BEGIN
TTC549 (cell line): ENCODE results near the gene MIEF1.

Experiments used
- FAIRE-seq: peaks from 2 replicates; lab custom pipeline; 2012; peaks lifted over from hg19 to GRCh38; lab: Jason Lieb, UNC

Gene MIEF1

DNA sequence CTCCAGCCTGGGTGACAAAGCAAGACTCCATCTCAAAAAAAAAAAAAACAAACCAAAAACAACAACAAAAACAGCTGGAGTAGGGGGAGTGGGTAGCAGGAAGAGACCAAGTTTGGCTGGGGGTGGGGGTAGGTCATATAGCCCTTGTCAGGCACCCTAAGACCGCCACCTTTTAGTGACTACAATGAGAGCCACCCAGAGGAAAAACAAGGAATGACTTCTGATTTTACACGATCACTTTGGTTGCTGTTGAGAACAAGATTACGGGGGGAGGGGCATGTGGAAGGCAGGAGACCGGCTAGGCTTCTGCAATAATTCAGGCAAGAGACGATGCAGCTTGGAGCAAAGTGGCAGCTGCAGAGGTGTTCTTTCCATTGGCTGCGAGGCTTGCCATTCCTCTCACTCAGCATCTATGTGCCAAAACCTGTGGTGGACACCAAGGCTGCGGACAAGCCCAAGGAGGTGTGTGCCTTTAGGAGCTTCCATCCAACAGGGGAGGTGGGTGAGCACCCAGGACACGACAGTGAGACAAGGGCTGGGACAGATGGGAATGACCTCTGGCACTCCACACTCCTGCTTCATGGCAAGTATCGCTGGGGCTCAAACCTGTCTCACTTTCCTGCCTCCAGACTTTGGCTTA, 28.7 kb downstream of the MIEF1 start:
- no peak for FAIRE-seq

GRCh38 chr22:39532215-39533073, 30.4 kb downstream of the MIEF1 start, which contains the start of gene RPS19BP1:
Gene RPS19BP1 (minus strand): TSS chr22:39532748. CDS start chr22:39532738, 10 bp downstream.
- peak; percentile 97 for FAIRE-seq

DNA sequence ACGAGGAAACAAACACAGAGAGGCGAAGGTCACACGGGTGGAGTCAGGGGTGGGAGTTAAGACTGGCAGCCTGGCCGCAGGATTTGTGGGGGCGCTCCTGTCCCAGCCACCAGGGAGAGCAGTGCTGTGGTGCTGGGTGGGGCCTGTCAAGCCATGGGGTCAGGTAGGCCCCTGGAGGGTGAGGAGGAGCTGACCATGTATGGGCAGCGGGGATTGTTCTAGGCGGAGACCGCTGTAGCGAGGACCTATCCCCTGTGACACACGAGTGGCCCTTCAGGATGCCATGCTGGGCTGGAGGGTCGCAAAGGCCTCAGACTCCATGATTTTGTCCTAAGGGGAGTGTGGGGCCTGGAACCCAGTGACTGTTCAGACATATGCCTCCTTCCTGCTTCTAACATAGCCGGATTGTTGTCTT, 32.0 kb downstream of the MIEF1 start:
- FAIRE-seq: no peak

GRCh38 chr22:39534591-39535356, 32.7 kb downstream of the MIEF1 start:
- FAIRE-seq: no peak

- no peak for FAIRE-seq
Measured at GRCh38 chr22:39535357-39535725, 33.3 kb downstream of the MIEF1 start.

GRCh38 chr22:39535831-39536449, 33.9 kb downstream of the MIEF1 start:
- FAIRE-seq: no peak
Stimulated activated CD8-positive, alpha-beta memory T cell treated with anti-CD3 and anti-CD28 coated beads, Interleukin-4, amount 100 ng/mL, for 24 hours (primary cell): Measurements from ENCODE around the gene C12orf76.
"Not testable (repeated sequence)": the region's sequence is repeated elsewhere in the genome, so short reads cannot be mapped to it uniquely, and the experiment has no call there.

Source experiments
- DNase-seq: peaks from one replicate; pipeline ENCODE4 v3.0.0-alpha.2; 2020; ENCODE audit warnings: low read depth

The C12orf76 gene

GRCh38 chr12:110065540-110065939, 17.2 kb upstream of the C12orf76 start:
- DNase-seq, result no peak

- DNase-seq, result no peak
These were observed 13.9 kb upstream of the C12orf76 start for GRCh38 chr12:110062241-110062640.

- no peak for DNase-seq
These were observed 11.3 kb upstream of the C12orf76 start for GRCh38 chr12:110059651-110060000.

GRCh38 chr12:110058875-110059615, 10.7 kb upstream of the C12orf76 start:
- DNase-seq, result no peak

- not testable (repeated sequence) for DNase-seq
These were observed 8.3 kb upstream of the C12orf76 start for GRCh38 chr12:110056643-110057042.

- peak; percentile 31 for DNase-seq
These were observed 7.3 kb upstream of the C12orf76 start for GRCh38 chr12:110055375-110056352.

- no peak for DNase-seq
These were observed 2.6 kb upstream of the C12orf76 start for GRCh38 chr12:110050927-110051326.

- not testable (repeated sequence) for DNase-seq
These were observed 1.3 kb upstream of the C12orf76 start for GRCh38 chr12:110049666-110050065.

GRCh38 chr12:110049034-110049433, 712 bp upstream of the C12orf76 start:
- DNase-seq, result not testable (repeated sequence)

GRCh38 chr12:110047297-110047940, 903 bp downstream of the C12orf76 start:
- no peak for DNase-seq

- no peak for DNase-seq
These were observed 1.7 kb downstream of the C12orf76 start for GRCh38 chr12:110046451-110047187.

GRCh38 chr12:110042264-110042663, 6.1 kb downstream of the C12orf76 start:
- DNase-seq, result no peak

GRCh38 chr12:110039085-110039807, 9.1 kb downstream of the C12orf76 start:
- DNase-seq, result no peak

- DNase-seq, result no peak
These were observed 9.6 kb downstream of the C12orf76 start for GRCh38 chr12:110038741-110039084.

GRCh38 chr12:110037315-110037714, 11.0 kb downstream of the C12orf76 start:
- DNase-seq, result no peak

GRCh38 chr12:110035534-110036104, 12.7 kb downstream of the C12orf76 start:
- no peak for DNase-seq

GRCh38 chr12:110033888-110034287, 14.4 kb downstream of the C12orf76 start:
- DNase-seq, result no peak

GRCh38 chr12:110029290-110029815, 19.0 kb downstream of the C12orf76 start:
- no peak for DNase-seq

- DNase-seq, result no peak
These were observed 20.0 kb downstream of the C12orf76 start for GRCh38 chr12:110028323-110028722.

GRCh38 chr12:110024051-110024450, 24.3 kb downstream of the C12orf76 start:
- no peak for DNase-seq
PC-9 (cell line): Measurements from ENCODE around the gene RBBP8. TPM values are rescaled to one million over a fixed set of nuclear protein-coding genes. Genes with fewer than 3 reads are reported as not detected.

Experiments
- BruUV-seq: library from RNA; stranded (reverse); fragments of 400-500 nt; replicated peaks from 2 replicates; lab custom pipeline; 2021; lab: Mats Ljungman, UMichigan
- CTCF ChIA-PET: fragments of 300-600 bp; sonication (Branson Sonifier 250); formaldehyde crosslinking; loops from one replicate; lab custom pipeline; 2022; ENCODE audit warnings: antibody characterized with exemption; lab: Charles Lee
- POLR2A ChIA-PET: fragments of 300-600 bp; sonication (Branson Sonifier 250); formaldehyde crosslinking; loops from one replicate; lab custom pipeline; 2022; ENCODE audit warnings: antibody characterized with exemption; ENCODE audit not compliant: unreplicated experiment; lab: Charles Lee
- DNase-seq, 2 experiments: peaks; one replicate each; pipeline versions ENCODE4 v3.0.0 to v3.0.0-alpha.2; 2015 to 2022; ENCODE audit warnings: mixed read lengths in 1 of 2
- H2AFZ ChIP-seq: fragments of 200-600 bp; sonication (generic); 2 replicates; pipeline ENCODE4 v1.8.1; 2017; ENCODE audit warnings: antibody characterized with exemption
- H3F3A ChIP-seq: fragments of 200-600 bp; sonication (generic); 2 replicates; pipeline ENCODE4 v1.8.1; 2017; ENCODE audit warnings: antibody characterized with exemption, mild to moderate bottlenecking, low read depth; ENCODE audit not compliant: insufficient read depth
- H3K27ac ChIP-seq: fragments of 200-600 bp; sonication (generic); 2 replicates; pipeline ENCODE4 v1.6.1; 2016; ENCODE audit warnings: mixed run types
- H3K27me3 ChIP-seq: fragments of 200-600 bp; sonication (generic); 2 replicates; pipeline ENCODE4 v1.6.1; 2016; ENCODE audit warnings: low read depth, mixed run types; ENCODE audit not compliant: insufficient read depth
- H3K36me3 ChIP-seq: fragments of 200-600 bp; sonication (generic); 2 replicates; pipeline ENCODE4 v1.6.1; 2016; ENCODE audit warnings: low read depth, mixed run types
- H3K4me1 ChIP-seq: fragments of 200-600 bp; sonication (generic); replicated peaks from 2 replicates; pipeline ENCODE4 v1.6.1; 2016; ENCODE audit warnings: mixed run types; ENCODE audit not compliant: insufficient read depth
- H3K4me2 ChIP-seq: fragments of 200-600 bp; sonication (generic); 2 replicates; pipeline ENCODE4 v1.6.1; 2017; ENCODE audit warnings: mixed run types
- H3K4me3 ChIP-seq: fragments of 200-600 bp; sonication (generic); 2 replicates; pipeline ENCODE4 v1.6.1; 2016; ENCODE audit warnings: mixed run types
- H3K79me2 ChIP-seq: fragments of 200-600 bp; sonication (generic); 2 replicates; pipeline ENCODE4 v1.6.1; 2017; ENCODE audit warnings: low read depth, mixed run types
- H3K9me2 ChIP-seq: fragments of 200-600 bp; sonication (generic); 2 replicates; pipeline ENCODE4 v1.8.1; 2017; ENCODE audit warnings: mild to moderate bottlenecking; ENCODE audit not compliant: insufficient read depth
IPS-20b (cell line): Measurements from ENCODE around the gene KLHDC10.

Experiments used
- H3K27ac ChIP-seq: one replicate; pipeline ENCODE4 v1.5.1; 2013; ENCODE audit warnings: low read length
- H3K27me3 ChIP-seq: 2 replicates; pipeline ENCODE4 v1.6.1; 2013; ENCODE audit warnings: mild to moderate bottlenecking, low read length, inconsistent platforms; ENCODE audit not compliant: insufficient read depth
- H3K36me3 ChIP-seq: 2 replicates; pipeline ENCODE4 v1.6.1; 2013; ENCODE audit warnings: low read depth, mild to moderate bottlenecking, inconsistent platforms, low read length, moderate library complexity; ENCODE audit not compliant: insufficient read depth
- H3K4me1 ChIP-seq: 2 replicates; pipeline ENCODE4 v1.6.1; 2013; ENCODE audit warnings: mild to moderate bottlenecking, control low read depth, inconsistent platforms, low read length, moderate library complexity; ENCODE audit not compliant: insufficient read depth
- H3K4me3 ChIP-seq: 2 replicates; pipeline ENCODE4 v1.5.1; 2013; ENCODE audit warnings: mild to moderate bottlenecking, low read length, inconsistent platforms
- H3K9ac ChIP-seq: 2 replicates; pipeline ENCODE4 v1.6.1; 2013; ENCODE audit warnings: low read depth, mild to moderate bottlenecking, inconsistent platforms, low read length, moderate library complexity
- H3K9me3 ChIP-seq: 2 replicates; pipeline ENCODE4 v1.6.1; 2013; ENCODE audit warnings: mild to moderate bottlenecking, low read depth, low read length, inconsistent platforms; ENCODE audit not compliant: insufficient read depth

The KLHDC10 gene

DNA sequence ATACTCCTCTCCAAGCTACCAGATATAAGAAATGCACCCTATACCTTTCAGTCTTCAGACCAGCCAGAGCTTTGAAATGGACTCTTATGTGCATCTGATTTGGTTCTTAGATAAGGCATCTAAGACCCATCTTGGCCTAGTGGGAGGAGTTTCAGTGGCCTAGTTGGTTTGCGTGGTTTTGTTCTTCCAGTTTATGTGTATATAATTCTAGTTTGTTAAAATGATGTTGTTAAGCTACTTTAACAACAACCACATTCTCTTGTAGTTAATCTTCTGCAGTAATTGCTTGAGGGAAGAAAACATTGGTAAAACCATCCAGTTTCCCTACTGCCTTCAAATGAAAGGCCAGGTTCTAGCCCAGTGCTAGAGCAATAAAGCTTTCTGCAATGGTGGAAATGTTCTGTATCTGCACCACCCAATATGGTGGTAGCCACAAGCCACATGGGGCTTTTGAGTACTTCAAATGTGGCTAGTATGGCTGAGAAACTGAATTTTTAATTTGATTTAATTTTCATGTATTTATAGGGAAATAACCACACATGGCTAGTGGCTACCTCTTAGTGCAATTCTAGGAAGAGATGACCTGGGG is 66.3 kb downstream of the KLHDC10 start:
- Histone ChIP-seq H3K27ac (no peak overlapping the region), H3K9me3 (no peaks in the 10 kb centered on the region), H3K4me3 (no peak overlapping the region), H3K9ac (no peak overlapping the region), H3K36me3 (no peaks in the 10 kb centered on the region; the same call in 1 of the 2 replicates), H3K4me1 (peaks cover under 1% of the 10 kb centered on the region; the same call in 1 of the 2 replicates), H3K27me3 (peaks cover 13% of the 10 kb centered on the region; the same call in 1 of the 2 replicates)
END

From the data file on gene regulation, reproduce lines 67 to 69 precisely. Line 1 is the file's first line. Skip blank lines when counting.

- POLR2A ChIA-PET: fragments of 300-600 bp; sonication (Branson Sonifier 250); formaldehyde crosslinking; loops from one replicate; lab custom pipeline; 2022; ENCODE audit warnings: antibody characterized with exemption; ENCODE audit not compliant: unreplicated experiment; lab: Charles Lee
- DNase-seq, 2 experiments: peaks; one replicate each; pipeline versions ENCODE4 v3.0.0 to v3.0.0-alpha.2; 2015 to 2022; ENCODE audit warnings: mixed read lengths in 1 of 2
- H2AFZ ChIP-seq: fragments of 200-600 bp; sonication (generic); 2 replicates; pipeline ENCODE4 v1.8.1; 2017; ENCODE audit warnings: antibody characterized with exemption